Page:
Should we support capital punishment? The answer to that question is two-sided in many regards. Many followers believe that the Bible has a stance on this issue, while others believe that the New Testament replaces the Old Testament law.
In Sodom and Gomorrah God destroyed the two cities because of the heinous sin of the inhabitants. In the time of Moses, God took the lives of the Egyptians' first-born sons (Exod. 11) and destroyed the Egyptian army in the Red Sea (Exod. 14).
In the Old Testament one can see many instances in which God commands the use of violence in terms of retaliation. God was involved in the taking of life as a punishment for those who threatened or harmed Israel. One example is the flood of Noah in Genesis 6-8. God destroyed all life except for what was in the ark.
The Mosaic Law states many offenses that are punishable by death. The first was murder. In Exodus 21, God commanded capital punishment for murderers. A second offense punishable by death was involvement in the occult. This included sorcery, acting as a medium, and sacrificing to false gods. Finally, capital punishment was to be used for sexual sins such as rape, incest, or homosexual practice.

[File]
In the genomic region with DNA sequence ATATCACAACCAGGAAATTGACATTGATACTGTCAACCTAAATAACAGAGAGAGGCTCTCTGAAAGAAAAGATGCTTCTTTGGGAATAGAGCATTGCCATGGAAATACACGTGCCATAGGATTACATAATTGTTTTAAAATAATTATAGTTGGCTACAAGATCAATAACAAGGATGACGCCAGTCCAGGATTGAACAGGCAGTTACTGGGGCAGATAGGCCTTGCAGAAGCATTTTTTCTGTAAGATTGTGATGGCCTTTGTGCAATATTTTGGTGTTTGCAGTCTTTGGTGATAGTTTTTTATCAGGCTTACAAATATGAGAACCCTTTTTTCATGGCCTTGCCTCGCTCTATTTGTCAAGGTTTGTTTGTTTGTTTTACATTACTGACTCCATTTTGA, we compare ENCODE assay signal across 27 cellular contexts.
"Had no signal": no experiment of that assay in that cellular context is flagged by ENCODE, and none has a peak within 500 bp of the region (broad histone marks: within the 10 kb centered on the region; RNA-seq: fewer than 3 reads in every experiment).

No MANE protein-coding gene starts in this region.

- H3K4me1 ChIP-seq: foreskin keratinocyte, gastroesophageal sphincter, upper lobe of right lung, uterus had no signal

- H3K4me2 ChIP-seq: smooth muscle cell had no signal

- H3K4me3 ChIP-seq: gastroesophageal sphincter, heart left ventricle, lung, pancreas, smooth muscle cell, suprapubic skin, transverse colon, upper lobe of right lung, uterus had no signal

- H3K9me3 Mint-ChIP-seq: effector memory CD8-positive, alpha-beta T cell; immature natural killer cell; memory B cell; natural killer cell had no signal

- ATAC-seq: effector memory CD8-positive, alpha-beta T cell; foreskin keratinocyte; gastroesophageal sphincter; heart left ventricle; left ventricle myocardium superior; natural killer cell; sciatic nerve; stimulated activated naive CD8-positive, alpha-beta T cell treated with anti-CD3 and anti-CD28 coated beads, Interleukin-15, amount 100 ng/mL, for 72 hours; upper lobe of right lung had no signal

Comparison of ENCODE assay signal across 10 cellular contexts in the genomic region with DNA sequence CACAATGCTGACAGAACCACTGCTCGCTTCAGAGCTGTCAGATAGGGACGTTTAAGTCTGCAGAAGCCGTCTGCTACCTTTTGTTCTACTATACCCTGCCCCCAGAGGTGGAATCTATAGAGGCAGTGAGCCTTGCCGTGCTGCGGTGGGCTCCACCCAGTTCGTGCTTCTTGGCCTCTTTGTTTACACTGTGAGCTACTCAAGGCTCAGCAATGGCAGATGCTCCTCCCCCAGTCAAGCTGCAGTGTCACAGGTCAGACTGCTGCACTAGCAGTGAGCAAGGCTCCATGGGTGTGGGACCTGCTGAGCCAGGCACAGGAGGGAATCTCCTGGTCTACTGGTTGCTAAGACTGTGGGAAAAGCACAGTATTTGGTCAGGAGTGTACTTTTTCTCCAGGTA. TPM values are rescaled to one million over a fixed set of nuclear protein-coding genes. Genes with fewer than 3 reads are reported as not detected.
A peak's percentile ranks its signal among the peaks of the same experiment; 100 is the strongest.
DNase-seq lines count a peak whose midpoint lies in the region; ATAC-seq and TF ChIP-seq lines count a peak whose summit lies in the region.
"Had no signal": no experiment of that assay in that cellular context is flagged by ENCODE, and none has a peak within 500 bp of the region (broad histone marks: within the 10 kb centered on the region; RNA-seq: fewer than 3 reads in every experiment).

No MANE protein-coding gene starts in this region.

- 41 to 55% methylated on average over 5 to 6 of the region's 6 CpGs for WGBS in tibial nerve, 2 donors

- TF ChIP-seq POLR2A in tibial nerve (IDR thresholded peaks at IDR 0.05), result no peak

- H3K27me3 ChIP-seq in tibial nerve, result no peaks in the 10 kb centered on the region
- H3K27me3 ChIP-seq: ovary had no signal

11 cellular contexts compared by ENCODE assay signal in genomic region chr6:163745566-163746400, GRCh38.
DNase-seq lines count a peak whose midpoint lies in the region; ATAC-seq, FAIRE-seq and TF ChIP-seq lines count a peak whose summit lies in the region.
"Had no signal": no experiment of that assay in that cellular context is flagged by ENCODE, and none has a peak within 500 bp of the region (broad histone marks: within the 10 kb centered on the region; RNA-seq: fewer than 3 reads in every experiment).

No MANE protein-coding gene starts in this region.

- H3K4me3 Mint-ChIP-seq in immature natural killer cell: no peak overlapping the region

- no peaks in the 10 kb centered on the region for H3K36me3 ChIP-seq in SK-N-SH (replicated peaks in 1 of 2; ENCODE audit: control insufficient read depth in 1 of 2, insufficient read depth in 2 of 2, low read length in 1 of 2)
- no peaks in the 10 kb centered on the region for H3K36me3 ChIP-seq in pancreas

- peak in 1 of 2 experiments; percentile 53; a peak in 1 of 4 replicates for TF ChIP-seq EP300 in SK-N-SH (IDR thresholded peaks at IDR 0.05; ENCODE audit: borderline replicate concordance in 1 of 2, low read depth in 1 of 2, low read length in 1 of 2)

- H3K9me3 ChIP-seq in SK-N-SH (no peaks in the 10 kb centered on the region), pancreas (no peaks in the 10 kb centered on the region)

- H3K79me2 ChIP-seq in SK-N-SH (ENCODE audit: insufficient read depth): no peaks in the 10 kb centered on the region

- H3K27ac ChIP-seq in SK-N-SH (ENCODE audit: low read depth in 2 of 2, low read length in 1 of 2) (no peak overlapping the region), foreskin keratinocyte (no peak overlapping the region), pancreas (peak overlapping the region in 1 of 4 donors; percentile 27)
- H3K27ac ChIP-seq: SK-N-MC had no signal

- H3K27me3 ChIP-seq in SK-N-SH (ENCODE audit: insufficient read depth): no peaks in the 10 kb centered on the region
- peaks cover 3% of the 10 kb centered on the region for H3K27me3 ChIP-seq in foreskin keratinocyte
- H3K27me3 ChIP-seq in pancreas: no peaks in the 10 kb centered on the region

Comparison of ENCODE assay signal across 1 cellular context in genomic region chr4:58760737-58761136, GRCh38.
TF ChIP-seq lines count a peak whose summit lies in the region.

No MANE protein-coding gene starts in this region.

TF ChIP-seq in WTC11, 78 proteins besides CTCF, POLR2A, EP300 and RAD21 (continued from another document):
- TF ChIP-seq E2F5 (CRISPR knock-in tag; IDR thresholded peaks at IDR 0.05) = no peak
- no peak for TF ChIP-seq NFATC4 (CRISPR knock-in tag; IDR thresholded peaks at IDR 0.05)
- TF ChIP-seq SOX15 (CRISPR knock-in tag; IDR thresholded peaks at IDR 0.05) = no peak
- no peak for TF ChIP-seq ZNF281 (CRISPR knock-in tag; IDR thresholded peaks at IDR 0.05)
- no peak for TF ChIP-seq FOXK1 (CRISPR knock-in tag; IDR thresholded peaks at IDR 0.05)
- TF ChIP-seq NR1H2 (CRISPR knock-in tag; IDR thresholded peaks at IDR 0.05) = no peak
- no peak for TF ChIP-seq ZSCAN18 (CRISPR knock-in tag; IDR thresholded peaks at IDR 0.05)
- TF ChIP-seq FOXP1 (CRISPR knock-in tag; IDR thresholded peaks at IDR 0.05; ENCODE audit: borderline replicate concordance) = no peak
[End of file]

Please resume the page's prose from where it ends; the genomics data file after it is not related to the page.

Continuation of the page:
On the other side of the coin, some Christians believe that capital punishment does not apply in the New Testament. God gave the principle of capital punishment even before the institution of the Old Testament law code. "Whoever sheds man's blood by man his blood shall be shed, for in the image of God, He made man." This is said in Genesis 9:6. Capital punishment was instituted by God because humans are created in the image of God. Even so, some Christians interpret that in the Sermon on the Mount Jesus is arguing against capital punishment.
In the Sermon on the Mount, Jesus is not arguing against the principle of a life for a life. Jesus is speaking to the issue of our personal desire for vengeance. He is not denying the power and...